Our house is perched atop a little grassy hill that’s yellow and mown in the summer and clovered and green in the spring. From an upstairs window you can see a majestic
Mount Hood rising from behind the trees and the highway and the train tracks, bordered by horizon clouds. Around us are the scattered homes and churches, close yet distanced, that make our little country town of Warren.
is simply the place no one has ever heard of, the place that you couldn't find on a map if you scoured it inch-by-inch--and it's the place I am proud to call
“home.” ..Warren is not ideal, it is not utterly perfect; it is not "left behind," but it's also never going to catch up. Warren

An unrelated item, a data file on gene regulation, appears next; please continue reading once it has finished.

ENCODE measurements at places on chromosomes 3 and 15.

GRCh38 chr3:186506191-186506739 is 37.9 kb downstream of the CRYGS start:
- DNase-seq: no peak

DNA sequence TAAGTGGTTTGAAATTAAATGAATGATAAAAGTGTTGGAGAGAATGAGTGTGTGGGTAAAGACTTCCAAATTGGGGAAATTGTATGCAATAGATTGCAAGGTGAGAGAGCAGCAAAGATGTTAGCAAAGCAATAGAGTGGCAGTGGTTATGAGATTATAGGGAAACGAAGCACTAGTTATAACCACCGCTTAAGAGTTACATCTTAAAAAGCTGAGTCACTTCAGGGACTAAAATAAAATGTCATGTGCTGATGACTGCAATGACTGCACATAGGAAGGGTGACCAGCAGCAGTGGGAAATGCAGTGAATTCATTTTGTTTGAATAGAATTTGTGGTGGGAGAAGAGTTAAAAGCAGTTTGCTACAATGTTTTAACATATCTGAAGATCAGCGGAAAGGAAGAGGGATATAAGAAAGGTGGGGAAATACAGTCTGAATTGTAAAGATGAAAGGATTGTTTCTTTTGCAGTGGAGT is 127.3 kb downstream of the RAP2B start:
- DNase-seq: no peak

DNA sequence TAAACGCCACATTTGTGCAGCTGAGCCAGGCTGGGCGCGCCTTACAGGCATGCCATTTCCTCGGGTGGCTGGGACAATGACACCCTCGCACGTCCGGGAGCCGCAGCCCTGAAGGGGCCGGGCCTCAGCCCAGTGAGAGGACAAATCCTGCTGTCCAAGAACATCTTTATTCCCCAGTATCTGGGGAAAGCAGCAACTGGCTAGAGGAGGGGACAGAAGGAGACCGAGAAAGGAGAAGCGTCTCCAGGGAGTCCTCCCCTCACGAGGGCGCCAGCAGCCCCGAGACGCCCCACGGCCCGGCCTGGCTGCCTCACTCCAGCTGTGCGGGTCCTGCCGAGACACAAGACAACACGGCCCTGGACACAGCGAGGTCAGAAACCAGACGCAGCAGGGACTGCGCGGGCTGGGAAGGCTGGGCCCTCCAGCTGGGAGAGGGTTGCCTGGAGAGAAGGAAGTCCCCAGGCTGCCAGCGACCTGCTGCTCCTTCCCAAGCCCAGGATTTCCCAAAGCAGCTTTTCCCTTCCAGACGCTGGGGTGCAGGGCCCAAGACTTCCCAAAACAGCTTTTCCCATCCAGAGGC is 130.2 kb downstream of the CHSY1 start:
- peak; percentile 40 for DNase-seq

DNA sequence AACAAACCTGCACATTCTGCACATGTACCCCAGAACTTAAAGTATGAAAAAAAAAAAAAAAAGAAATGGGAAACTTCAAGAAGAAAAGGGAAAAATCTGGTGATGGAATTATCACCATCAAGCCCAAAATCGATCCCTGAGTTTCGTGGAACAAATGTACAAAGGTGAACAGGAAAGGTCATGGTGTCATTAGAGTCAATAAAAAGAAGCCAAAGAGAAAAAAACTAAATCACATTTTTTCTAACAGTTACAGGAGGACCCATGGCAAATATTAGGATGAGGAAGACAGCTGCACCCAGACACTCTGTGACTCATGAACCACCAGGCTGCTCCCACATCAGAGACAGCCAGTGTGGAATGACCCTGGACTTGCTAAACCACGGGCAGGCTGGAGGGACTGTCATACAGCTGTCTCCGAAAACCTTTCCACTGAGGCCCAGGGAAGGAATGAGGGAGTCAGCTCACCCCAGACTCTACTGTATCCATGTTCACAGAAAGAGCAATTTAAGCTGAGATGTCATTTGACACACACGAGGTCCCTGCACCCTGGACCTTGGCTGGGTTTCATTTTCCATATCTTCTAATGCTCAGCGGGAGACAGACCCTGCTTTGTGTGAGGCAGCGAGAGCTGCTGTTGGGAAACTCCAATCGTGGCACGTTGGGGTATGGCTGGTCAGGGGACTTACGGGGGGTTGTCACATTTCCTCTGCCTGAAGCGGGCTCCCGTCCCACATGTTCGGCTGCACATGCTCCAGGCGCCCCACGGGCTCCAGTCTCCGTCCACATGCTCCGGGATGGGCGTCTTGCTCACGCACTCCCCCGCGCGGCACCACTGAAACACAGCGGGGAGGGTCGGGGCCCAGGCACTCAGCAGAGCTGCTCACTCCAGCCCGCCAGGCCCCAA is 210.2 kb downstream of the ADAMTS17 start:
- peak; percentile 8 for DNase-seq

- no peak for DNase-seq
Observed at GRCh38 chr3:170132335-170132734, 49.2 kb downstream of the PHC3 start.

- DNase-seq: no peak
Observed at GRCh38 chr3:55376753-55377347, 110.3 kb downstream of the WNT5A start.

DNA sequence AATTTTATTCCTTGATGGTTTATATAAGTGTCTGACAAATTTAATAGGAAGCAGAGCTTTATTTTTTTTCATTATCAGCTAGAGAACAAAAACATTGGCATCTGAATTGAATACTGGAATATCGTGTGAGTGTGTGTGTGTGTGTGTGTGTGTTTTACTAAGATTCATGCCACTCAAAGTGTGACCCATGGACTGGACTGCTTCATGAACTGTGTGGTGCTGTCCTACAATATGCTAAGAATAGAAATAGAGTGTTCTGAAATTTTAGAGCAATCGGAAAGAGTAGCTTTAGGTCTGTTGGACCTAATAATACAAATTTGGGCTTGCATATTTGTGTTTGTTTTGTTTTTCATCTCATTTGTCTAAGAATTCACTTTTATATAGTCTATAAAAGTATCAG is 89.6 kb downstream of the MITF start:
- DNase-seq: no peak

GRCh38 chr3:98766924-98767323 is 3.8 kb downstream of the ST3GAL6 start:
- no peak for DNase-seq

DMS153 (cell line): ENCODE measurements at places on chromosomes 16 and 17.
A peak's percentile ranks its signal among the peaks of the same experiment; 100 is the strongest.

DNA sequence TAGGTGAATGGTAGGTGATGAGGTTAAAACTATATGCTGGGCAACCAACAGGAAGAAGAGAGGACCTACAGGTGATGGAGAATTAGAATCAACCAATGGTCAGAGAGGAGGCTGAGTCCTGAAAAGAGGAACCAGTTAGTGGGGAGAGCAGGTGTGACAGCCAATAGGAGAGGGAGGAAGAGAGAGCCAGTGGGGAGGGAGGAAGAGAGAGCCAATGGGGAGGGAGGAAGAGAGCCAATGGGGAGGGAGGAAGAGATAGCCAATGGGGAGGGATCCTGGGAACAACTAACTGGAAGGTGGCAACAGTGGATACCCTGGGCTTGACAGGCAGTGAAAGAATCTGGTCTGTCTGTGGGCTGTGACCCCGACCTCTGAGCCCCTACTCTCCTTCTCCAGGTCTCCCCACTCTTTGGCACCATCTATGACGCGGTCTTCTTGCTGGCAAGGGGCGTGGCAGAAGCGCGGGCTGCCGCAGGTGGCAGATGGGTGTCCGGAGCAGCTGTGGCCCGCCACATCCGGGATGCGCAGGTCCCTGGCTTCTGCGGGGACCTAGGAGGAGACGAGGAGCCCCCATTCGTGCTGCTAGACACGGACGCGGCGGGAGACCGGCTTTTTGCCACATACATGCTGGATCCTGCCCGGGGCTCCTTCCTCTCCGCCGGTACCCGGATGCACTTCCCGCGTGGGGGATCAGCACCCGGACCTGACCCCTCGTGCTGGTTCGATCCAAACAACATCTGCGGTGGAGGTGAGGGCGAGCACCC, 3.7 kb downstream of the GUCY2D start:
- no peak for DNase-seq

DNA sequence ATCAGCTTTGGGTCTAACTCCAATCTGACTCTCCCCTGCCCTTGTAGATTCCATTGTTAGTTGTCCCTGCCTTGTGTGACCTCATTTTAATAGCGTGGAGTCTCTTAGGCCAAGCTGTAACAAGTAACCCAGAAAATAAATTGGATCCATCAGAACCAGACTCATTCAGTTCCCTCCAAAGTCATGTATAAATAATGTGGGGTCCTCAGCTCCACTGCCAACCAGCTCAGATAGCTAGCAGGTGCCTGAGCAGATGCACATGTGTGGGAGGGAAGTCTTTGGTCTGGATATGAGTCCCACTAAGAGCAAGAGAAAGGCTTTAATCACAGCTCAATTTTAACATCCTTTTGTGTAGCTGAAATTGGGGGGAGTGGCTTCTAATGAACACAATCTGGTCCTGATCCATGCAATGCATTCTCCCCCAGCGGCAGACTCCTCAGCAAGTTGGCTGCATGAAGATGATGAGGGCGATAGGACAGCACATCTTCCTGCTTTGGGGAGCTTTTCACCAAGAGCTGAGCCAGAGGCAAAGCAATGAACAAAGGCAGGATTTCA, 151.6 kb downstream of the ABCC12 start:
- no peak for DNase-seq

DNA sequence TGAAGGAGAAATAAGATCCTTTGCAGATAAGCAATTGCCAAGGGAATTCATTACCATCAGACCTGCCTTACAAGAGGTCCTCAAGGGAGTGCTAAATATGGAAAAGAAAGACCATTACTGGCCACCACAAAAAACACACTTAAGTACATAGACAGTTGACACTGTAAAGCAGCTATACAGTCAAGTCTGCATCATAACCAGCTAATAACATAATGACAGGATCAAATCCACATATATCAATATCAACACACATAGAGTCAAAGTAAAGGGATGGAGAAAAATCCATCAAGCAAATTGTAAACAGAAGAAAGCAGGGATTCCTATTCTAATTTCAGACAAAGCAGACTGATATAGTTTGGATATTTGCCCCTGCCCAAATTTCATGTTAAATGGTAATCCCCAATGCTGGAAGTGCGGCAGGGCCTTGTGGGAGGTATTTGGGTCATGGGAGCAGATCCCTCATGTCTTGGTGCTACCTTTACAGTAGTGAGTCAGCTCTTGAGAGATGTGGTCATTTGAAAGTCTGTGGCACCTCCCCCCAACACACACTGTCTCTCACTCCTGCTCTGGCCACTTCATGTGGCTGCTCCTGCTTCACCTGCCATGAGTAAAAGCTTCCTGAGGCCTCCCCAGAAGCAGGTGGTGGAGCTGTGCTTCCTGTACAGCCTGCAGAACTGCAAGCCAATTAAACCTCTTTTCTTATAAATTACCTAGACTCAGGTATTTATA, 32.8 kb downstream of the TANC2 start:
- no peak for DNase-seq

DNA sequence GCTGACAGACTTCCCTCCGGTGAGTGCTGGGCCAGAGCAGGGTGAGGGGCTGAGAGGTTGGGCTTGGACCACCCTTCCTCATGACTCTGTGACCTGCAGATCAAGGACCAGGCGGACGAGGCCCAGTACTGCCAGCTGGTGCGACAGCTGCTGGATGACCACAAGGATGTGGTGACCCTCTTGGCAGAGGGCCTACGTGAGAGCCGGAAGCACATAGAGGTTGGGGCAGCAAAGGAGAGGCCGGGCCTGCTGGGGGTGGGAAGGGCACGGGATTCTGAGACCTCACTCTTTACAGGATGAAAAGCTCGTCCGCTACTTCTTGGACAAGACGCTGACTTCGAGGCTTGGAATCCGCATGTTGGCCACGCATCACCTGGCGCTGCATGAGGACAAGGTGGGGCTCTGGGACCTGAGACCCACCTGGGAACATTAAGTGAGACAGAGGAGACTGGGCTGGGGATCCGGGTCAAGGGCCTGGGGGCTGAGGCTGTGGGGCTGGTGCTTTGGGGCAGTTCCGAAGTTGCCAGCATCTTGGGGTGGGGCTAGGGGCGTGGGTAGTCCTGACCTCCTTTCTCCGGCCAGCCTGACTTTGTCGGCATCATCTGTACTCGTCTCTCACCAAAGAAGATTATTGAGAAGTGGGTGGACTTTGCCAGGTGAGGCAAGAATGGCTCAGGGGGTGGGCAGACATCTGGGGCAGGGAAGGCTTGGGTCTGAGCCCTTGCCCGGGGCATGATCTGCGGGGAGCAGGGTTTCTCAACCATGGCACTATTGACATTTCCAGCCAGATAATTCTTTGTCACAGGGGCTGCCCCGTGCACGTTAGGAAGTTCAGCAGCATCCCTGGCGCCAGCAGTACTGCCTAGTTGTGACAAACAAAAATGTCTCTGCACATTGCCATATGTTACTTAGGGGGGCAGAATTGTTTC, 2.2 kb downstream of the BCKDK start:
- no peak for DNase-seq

Down the lane is the little white church where my great-grandmother, grandmother, and mother walked down the aisle, each in their own space of history. The short road that goes past it is quiet, lined with a few small homes and rustic barns. Cows dot open fields between houses, and red-winged black birds always sit chattering upon the telephone poles that line the road.
In the summer, the kids are out shrieking in the sprinklers or swinging on tire swings beneath the age-old oak trees which have been here for a hundred years. These old trees know
thoroughly; they've been climbed by children in suspenders and children in
Nike baseball caps, they have swung wooden seats, war-patched tires, and
brand-new ropes. Warren
It's a beautiful place, Warren is. The neighborhood can’t quite be called a neighborhood, and the town can’t quite be called a town, but we love it how it is--the quiet roads and the wildflowers blooming along them, the tractors lumbering slowly along and stopping traffic, the tumble-down sheds and the garden mailboxes.
It's all a part of who we are as a community.
What is your "beautiful place?"